EXHIBITIONS / The art of nothing much: Sixties conceptualism lives on in the new show from Tim Head. Or does it?

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The Independent Culture
AN EXTREMELY boring book could be written - and probably will be - on the subject of installation in modern art. I don't mean the way people hang things but installation as a form. Or not. It's neither painting nor sculpture, not decoration and not architecture. The impetus seems to be negative. Installations began with Duchamp and other Dadaists who changed gallery spaces to make some subversive point. They didn't start any real tradition; but years later, in the early Seventies, installations were everywhere. They formed a subset of conceptual art, and were popular because they offered a way of being an artist without making finite objects.

This is where Tim Head came in. Having studied with the Duchampian Richard Hamilton, Head travelled to Paris and New York to meet older but similarly 'anti-form' artists such as Eva Hesse, Robert Smithson, Claes Oldenburg and Robert Morris. At his first exhibition, in the Oxford Museum of Modern Art in 1972, he used five mirrors and three slide projectors to alter perceptions of the gallery's shape. There have been about 20 similar installations, some of them at the Whitechapel, where Head now has a large exhibition. He showed there in a mixed-installations show a couple of years back. His contribution was a room painted in imitation of the barcodes found on commercial packaging. This doesn't sound much, and it wasn't, but Head's space looked better than anyone else's. The bold, pugnacious design invited one to think both about the conventions of abstract painting and the nature of modern packaging.

That was the point. Cleverly, Head revived the criticism of the conceptual- art generation (often, like him, students or studio apprentices in 1968), that classic modern art was a bourgeois product. OK, OK. But you can't spend a lifetime in art with such a banal insight as your only nourishment. Conceptualism has obviously failed, both as art and as adult social criticism. Twenty years have gone by, and Head has not been able to rejoin creative art. He cannot give himself to painting. The upper gallery at the Whitechapel has been given to works on canvas which look much more interesting than the installations. Reflect on them, though, and you find desolation.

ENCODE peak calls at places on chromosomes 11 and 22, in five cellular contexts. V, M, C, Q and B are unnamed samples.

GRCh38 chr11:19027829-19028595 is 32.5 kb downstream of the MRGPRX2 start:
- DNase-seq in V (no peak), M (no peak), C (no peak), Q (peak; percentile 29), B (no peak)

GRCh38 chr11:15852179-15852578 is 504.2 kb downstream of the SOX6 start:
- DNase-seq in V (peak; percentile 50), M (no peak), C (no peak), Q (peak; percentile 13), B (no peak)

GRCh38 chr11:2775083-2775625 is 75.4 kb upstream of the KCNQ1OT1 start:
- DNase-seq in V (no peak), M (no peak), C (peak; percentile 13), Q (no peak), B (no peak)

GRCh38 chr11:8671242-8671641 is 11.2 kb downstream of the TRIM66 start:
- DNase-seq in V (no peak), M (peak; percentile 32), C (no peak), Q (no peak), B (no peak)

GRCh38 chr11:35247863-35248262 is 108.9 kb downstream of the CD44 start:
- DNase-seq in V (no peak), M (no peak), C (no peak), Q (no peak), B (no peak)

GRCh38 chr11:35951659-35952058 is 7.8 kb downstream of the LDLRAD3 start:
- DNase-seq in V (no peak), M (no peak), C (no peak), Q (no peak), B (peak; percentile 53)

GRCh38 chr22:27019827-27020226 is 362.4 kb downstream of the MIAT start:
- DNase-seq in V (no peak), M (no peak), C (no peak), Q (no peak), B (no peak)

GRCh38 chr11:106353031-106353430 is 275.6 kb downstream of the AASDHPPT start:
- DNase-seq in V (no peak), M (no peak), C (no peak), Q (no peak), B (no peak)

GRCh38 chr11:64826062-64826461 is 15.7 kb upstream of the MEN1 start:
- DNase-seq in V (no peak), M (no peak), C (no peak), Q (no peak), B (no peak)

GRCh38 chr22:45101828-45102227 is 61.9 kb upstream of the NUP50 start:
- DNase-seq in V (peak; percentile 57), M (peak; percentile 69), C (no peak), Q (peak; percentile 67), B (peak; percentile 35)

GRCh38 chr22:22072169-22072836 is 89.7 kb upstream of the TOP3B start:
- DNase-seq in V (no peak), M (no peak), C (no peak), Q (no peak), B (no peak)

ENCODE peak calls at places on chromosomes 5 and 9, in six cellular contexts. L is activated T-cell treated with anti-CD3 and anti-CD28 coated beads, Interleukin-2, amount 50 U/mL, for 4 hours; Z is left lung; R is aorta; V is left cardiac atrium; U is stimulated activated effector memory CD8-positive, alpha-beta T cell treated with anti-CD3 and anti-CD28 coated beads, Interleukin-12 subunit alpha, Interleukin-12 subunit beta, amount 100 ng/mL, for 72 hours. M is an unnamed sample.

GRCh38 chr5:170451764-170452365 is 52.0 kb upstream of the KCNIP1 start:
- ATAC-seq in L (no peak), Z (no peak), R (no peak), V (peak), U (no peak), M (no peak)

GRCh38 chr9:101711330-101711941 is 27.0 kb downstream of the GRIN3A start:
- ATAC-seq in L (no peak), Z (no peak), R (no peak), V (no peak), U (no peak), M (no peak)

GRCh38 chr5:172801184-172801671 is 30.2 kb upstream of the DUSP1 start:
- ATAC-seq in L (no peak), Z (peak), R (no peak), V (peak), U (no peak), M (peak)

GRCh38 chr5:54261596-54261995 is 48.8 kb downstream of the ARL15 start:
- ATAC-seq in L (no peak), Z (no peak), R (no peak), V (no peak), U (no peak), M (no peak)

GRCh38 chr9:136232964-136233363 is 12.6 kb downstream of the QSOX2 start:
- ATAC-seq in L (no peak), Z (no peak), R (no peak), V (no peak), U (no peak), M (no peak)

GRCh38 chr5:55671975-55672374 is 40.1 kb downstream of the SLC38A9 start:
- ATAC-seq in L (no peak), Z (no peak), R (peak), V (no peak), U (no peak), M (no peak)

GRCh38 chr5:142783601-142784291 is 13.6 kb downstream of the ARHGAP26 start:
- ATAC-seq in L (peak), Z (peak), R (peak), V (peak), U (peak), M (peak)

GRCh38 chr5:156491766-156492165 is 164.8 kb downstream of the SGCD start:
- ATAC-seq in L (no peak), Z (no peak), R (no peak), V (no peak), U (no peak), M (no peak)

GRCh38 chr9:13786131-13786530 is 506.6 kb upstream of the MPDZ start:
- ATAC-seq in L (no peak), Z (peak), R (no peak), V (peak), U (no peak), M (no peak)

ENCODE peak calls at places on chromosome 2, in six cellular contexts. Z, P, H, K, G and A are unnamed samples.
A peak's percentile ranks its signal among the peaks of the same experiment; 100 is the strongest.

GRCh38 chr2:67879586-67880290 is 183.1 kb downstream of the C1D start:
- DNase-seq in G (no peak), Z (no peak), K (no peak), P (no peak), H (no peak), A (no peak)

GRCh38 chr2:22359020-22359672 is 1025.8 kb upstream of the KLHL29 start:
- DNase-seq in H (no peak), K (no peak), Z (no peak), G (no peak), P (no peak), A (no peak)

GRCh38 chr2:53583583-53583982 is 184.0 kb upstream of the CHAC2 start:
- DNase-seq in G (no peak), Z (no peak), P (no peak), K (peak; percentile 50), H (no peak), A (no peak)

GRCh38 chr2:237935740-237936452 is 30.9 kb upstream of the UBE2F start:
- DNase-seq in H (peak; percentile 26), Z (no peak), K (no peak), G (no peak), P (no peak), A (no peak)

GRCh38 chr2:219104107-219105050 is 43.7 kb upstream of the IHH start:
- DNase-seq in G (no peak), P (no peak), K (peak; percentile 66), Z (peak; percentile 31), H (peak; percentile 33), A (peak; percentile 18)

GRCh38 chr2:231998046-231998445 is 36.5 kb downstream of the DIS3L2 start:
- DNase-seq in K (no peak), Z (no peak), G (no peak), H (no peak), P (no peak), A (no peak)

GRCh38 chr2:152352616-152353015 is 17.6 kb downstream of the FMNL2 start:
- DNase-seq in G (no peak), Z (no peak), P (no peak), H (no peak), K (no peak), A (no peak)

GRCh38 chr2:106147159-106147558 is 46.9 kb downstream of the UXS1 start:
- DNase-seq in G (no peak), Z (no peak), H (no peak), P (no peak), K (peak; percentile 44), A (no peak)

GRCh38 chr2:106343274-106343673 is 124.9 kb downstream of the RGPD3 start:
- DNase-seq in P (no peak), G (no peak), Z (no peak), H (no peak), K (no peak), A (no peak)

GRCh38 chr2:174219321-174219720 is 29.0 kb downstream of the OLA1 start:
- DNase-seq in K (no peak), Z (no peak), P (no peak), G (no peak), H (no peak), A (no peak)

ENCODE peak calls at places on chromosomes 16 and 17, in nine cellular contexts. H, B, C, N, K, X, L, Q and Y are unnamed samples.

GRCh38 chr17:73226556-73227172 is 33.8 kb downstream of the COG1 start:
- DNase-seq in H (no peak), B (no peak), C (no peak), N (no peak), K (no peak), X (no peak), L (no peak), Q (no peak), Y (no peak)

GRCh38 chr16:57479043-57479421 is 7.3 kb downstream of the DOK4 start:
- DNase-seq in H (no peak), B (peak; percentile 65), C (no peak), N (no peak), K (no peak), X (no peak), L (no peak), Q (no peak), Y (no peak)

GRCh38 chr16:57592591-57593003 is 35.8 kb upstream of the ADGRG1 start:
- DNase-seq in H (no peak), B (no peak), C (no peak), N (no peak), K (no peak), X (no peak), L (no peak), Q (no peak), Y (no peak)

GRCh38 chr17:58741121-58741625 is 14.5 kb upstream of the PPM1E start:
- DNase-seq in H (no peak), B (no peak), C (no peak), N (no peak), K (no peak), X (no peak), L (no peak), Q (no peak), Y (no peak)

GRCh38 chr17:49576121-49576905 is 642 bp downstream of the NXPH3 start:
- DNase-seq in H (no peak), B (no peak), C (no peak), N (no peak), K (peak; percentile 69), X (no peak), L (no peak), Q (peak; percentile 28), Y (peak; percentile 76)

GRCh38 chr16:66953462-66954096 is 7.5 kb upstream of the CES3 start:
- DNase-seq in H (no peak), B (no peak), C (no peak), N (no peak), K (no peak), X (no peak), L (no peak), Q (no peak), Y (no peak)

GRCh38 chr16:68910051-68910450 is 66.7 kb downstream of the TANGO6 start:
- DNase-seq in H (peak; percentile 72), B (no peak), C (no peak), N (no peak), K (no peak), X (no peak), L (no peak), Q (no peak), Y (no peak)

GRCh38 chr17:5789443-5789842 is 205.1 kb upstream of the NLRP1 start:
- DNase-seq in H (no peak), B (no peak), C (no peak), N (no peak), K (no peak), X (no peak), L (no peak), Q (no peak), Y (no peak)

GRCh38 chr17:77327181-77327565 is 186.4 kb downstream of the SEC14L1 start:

Head began painting in 1986 with a large picture on which one saw, many times repeated, an image of a cow taken from the design on a milk carton. Similar motifs followed, made more abstract, or at least less recognisable, by an intermediate use of photocopying. The Whitechapel paintings look as if they might have been stencilled or produced by some other mechanical means. In fact, they are hand-painted. Their inert and deadened look is because they might have been executed by anyone. Head won't give a personal touch. It would be too risky. Nor can he afford to venture into personal colour or expressive drawing. That would lead him into competition with whole-hearted painters. So his enterprise is in the nature of parody: not sympathetic parody but cool strategy.

The paintings succeed either by inadvertence (as in the small picture at the top of the back stairs) or by the boldness of their large format. The two best are Continuous Electronic Surveillance and Video Skin. Paradoxically, their effects derive from just those American modernist painters most maligned by the theoreticians of conceptual art. Other paintings, especially Replicator, may be the beneficiaries of a more homely influence, that of Bernard Cohen. The fact is that Head can't make paintings in a void. He can suggest, or ask his cataloguers to announce, that his pictures are about factory farming, the environment, the nullity of video games: but the pictures will still stand or fall by aesthetic standards set by other artists.

Head wants to stand back. His intention is not to paint but to imitate painting. So he has a fascination with technical experiment - photocopying printing designs on sheets of plastic with an ink-jet scanning system. Digital Alarms is of this sort. Apparently, Head wished to make something that resembled not only a traditional painting but a giant credit card. Why? What on earth is the attraction of such an exercise? Head's motives are lucidly explained in a long catalogue essay by Marco Livingstone, a writer who normally specialises in Pop Art. In its own way, this catalogue is a model publication. But it assumes that it is just as interesting to be an art director in a graphic-design firm as to be an artist.

'Is it fanciful', writes Livingstone, 'to think that through our behaviour and attitudes we, ourselves, are turning into monsters, into the 'undead', the flesh-eating zombies peering out at us from Head's Cibachrome State of the Art?' We gather from such remarks that he has entered the spirit of Head's experiments. Others will find it hard to join him. Head's social criticism has led him into an odd form of contemporary despair. He seems alienated not only from society but from the art with which he aims to criticise it. Hence the sad emptiness of his installations. They are - in a precise sense - dispirited.

Whitechapel (071-377 0107) to 28 Feb.

(Photograph omitted)

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